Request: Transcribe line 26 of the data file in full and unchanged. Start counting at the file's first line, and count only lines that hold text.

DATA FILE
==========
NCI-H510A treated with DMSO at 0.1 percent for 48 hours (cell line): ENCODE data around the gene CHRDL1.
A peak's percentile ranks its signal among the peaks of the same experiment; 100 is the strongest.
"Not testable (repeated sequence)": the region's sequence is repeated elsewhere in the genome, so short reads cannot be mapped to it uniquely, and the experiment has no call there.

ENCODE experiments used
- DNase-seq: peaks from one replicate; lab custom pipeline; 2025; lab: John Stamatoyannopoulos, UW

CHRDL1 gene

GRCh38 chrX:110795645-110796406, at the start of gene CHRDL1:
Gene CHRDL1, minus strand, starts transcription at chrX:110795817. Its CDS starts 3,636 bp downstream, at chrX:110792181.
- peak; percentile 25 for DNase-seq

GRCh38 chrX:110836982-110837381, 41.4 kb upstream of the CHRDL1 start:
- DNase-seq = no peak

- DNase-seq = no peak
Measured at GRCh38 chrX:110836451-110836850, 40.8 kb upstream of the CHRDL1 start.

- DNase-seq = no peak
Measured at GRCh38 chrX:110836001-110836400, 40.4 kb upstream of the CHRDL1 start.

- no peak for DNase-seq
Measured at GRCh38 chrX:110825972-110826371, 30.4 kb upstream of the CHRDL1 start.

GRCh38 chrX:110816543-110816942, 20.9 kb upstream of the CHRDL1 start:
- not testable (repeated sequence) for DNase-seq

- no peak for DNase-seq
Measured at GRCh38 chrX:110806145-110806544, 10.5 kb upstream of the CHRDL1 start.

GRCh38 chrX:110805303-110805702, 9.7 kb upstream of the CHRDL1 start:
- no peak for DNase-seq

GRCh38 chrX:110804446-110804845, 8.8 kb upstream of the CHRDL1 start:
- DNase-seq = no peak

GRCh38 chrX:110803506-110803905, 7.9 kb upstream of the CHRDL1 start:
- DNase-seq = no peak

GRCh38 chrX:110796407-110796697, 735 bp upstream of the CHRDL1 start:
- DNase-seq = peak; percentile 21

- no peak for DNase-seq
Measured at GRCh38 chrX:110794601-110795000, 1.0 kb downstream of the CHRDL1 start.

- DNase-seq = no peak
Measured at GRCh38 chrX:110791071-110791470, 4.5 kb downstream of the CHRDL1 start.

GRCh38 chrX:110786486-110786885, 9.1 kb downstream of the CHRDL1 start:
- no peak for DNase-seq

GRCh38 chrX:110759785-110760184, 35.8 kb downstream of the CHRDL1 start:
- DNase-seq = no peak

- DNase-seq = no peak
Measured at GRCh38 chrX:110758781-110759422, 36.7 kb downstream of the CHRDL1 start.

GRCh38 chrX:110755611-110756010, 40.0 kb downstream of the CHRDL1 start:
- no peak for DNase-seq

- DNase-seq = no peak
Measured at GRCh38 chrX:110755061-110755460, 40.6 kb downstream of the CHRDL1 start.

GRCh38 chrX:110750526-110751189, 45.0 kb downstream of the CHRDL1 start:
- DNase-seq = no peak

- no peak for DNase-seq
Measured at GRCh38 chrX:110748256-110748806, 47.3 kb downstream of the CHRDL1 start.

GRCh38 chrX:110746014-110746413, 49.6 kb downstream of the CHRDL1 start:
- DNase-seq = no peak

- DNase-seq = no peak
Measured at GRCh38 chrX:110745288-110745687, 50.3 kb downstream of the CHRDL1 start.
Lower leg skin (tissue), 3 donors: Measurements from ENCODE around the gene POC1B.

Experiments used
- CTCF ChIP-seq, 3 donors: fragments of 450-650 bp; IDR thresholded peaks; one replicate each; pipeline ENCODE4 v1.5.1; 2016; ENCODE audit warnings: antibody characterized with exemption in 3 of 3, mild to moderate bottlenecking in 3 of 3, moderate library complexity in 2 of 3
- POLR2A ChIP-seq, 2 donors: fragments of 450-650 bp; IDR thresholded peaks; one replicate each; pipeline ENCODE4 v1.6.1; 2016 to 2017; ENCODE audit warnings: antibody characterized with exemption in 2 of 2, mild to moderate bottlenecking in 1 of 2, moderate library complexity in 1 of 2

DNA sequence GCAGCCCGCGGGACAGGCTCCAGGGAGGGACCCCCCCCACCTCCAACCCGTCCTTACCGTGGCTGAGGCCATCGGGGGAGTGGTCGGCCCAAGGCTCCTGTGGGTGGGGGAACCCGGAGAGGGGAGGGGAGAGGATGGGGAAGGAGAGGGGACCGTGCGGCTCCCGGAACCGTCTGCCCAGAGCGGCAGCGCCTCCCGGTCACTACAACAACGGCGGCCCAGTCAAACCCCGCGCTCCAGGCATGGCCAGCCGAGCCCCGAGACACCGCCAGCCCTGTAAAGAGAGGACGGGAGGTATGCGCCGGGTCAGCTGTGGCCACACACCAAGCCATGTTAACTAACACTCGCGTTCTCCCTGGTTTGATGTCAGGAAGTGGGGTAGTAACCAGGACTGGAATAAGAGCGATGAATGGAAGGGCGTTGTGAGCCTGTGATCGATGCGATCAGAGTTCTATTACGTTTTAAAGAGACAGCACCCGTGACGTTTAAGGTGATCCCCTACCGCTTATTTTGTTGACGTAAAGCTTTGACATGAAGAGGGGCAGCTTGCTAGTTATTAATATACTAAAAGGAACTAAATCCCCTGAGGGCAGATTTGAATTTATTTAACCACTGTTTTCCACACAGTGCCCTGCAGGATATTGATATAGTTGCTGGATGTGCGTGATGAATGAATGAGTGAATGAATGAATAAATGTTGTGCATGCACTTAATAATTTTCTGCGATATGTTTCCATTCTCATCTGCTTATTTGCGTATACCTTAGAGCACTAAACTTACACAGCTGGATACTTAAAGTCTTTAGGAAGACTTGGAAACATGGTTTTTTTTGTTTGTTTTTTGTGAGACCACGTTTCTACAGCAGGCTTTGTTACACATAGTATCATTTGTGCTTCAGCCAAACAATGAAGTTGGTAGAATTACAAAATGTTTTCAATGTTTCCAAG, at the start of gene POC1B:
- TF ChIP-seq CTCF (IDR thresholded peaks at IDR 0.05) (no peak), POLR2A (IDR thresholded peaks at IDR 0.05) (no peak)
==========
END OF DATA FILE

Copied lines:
GRCh38 chrX:110803506-110803905, 7.9 kb upstream of the CHRDL1 start: